Neural mechanisms of active visual perception
Vision is an active perceptual process by which we select behaviorally relevant stimuli for detailed inspection while ignoring distractors. Spatial attention and ballistic eye movements known as saccades are two key mechanisms that mediate this selection process. Spatial attention is the ability to deploy limited perceptual resources to focal regions of interest in the visual field, while saccades, which are executed 2-3 times every second, allow us to align high-acuity central vision with objects of interest.
Visual information is processed in a hierarchy of areas in the brain, which cumulatively make up about 30% of the neocortex. Neurons in these cortical areas process information about various attributes, such as shape, color, and motion, of objects in the visual scene. These neurons are embedded within a layered (or laminar) structure in the sensory neocortex. There are stereotypical patterns of anatomical connectivity in this layered cortical architecture and these connectivity motifs are shared across sensory modalities (audition, somatosensation, etc.) leading to the idea of a canonical information processing circuit. Information processing in these laminar cortical circuits is continuously modulated by attention and eye movements.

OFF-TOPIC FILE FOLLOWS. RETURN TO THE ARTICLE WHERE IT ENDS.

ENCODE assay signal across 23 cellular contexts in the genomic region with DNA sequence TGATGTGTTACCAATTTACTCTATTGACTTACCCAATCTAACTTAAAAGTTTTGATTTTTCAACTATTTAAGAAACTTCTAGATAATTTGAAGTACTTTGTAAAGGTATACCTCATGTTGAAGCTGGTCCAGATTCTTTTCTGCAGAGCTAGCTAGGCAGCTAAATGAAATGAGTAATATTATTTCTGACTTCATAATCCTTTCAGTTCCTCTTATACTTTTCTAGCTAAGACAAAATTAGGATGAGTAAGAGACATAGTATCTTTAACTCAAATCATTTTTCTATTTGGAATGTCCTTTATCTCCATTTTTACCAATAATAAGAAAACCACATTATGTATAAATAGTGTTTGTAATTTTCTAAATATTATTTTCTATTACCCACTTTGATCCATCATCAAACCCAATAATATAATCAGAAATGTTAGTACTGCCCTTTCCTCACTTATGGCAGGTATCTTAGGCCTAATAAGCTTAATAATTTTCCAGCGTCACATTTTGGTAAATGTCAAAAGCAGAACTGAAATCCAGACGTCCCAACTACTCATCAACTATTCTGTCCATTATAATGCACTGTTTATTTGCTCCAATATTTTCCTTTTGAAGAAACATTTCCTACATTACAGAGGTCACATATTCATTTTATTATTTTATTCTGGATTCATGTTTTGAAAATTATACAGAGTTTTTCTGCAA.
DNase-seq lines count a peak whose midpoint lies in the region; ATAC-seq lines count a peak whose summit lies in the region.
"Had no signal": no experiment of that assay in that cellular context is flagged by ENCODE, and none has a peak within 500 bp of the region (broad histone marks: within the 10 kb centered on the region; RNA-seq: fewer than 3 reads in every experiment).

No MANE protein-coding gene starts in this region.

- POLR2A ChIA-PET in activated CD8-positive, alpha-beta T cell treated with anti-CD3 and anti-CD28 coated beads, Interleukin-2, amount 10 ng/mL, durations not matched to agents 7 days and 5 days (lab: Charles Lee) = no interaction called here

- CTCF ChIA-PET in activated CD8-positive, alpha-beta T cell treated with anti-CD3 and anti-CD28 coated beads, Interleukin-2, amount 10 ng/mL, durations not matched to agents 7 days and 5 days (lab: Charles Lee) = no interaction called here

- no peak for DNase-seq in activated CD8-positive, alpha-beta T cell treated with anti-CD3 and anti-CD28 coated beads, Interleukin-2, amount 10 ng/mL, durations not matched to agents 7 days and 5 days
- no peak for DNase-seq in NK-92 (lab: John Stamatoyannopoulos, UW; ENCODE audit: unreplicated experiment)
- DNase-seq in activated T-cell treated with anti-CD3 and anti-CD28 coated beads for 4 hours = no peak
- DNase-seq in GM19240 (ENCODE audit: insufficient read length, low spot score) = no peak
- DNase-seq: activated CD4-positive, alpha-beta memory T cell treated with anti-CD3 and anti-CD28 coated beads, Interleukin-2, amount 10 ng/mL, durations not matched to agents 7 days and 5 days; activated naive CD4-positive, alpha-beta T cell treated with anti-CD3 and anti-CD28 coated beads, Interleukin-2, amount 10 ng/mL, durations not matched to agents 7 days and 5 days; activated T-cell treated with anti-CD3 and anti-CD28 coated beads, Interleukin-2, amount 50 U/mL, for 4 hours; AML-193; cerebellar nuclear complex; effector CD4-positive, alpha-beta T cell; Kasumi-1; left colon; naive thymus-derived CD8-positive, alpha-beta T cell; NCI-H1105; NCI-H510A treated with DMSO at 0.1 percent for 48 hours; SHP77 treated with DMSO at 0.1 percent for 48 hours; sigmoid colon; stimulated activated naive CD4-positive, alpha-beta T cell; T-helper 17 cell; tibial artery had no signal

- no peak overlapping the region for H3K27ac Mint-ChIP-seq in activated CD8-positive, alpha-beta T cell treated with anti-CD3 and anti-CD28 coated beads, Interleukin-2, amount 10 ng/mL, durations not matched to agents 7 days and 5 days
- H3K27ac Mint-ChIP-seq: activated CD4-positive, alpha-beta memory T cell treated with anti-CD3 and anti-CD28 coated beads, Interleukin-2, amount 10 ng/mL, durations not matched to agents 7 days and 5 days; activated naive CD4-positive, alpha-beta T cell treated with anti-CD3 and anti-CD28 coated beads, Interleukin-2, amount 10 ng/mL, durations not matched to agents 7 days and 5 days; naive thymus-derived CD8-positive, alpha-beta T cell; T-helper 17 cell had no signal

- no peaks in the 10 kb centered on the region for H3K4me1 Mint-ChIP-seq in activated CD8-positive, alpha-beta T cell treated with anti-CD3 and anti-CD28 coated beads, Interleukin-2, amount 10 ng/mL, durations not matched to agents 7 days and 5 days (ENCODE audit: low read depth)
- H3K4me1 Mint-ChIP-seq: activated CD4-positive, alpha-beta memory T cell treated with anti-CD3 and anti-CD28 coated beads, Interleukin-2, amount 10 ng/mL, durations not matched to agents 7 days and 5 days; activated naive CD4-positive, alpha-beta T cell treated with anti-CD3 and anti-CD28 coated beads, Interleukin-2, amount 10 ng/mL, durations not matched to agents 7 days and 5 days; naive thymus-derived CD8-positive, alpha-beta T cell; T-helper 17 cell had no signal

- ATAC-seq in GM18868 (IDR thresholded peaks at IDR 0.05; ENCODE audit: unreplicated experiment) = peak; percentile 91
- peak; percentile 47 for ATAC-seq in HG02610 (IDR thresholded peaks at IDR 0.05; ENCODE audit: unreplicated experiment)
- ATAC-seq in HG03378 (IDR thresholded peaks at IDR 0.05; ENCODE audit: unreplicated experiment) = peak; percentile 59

By studying the functional dynamics of these intricate layered circuits while animals are engaged in challenging visual tasks, we hope to discover fundamental principles of information flow through the cortex. This will ultimately help us understand disease conditions such as ADHD and schizophrenia in which information flow is disrupted. We use the non-human primate (rhesus macaque and marmoset) as a model system. We employ cutting-edge techniques in high-density laminar electrophysiology, advanced data analysis, and computational modeling to answer the following broad but inter-related questions:
What are the principles of hierarchical processing in the sensory neocortex?
How is information flow in the laminar cortical circuit modulated by spatial attention?
How are the laminar cortical dynamics modulated by eye movements?
How is visual information processing modulated by the presence of contextual stimuli?
Neural mechanisms of social cognition
Primates, including humans, live in complex social structures and engage in rich interactions with members of their own species. Current paradigms of investigating complex social cognition are limited in terms of their ecological validity or are fragmented in scope. To overcome these limitations, we have developed novel methodologies for the accurate 3D tracking of freely moving animals as they interact in controlled social environments. Combining these with state-of-the-art computational and wireless neural recording techniques allows us to rigorously quantify the behavioral dynamics of social networks and elucidate the underlying neural dynamics that support social behavior. This is a collaborative effort with the Chang & Jadi labs at Yale.